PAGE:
The newly elected Liberal MLAs will have enjoyed their victory party Monday night. Many of them battled for months in tightly fought contests in their ridings.
But politics seldom sits still and lets newly elected cabinet ministers ease into their new jobs. Deputy Ministers seem to delight in finding Day 1 issues to ruin the fun. It can feel like buying a fancy new house, then moving in and finding pungent black goo gurgling up out of the foundation.
One such Day 1 issue is the Yukon’s oil and gas industry. Largely missed in our election hijinx was the announcement by one of the world’s largest oil companies that it was pulling out of the Yukon. On October 26, the Wall Street Journal reported that China National Offshore Oil Corporation (CNOOC), a Chinese state-owned oil giant with about $100 billion in annual revenues, had sold off its majority stake in Northern Cross.
Northern Cross has been operating here since it was founded in 1994. According to the company’s investor presentation, “following a significant equity investment from an affiliate of CNOOC Ltd. in 2011, Northern Cross embarked on an ambitious exploration program involving drilling four wells and new seismic data acquisition at Eagle Plain.” It has spent over $100 million since 2011 on its Yukon properties.
But, as the Wall Street Journal informed the global investment community, “Northern Cross hasn’t been able to secure needed government approval in the face of strong opposition from environmental groups. The fate of the project, which is currently in limbo awaiting permitting, may hang on the outcome of a federal court ruling expected early next year.”
Northern Cross has sued YESAB over the latter’s failure to make a decision on its proposal to drill 20 test wells. Its president, Richard Wyman, went on to tell the Journal that the Yukon is “not exactly the most business-friendly environment.”
To understand why this is important, we need a bit of history. Back in the 1990s, NDP Premier Piers McDonald pushed for early devolution of oil and gas resources to the Yukon. The NDP did the first land disposition for oil and gas exploration, which was followed by subsequent dispositions by Liberal and Yukon Party governments. Governments of all three parties enjoyed the $46 million in royalties that came from the Kotaneelee gas fields in Southeastern Yukon over the years, and there was broad political support for a well-regulated energy industry to be a part of the Yukon’s economic diversification strategy.
It hasn’t turned out that way. The Kotaneelee has stopped producing. EFLO Energy, the company that owns the rights, has seen its share price fall from over $3 in 2012 (prior to the fracking controversy here) to less than 1 cent this week. Northern Cross is in limbo.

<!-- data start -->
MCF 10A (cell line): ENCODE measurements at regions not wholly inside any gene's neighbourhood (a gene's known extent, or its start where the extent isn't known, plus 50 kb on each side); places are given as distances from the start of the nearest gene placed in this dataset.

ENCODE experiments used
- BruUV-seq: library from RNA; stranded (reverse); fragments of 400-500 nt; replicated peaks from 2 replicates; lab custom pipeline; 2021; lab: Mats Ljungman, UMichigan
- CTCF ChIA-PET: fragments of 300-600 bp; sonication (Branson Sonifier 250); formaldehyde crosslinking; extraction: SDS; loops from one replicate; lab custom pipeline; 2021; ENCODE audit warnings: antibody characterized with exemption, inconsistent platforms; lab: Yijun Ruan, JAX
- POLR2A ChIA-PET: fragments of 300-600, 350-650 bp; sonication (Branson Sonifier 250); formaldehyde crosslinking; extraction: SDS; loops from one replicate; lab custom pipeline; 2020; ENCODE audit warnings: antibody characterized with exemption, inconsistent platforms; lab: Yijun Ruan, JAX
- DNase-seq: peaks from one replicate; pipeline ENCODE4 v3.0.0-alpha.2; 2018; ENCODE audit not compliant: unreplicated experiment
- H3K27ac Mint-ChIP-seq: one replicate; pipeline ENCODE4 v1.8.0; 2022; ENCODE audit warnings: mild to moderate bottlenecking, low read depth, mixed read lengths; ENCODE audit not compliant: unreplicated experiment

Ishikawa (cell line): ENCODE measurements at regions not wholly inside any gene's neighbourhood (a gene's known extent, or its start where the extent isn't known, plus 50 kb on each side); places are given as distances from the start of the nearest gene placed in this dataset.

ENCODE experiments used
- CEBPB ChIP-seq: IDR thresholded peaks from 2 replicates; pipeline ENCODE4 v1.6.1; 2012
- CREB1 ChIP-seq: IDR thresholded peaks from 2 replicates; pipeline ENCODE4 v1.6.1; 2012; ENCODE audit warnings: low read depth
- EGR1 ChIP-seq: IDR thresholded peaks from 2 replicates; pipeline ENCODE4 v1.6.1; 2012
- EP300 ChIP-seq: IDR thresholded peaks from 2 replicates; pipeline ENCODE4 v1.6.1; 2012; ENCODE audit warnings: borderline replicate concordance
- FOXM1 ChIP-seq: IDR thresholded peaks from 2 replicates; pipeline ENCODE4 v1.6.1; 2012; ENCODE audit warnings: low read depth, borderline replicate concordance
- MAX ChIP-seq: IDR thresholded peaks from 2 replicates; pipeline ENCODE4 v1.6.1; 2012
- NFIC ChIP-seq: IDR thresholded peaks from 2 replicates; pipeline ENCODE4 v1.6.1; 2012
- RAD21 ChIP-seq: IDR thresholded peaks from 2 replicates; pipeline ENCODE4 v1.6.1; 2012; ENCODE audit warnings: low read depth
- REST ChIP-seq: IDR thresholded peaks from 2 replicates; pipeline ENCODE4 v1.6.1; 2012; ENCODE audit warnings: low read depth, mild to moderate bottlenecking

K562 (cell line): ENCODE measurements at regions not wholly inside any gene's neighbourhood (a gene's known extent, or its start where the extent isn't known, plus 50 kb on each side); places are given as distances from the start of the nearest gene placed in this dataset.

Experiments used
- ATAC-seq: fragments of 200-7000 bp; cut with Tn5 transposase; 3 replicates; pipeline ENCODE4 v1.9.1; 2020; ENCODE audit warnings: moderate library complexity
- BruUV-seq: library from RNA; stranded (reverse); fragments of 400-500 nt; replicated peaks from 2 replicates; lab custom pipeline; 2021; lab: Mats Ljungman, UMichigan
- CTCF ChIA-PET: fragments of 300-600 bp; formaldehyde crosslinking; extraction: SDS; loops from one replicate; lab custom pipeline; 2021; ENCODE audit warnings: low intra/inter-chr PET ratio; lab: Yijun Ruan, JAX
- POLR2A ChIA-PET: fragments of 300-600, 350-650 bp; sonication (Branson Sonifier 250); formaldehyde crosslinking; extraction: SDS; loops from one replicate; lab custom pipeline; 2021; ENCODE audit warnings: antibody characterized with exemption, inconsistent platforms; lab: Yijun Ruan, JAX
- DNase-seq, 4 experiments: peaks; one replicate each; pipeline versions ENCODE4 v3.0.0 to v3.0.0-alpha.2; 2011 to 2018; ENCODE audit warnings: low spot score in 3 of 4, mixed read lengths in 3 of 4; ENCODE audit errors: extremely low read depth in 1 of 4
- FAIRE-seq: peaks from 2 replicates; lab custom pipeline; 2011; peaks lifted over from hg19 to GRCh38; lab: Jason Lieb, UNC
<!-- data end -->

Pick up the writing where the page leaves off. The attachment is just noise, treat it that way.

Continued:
We have spent untold millions on large teams of officials over the last twenty years to foster the development of a local oil and gas industry. But now we probably have far more government officials regulating the industry than we do people working in it.
The Day 1 issue for the new Liberal government is what to do about this, and whether they want the Department of Energy, Mines and Resources webpage on the history of Yukon oil and gas to say that the industry finally faded away during their mandate.
They said during the campaign that they were in favour of conventional oil and gas development, but against fracking. They also said they would ban Yukon natural gas (indeed, all natural gas) from being used by independent power generators supplying the Yukon grid. This puts them well to the left of the Alberta NDP on these topics. Fracking continues in Alberta under Premier Notley, and it is inconceivable that she would ban generators using Alberta natural gas.
They have three choices. The first is to stick to their platform, maintaining theoretical support for conventional gas while spending millions on the Department of Energy, Mines and Resources (EMR) and YESAB. This is the “pretend and pray” strategy. You pretend the Yukon is still open for oil and gas business, and pray that Northern Cross’s court case goes away and that someone finds some miracle gas that is both highly economic and environmentally uncontroversial.
This is probably the politically easiest strategy. It costs you a few million bucks a year maintaining government departments going through the motions managing a comatose industry, but doesn’t require you to make any controversial announcements.
The second option is to make a clean break with the past. They could say that we don’t have pipeline infrastructure, global gas prices are low, the industry is unpopular, and that they are shutting down the E part of EMR and transferring the money to support the tourism and high tech industries. The downside of this one is that Yukoners will keep spending around a quarter billion dollars a year creating oil and gas jobs in Alberta and BC, but this doesn’t seem so bad to voters since we’re used to it.
The third option is to give a strong mandate to the new minister of EMR to figure out what isn’t working at YESAB, and work out a way to use Yukon oil or gas to replace some of the over 200 million litres of petroleum products we import every year, and get the industry off life support. The downside is that this likely involves ditching that campaign commitment not to let independent power producers use Yukon natural gas.
It’s a tricky decision. The only consolation for the new minister of EMR is that he or she isn’t in the Day 1 briefing about the territorial budget.
Keith Halliday is a Yukon economist and author of the MacBride Museum’s Aurore of the Yukon series of historical children’s adventure novels. He won last year’s Ma Murray award for best columnist.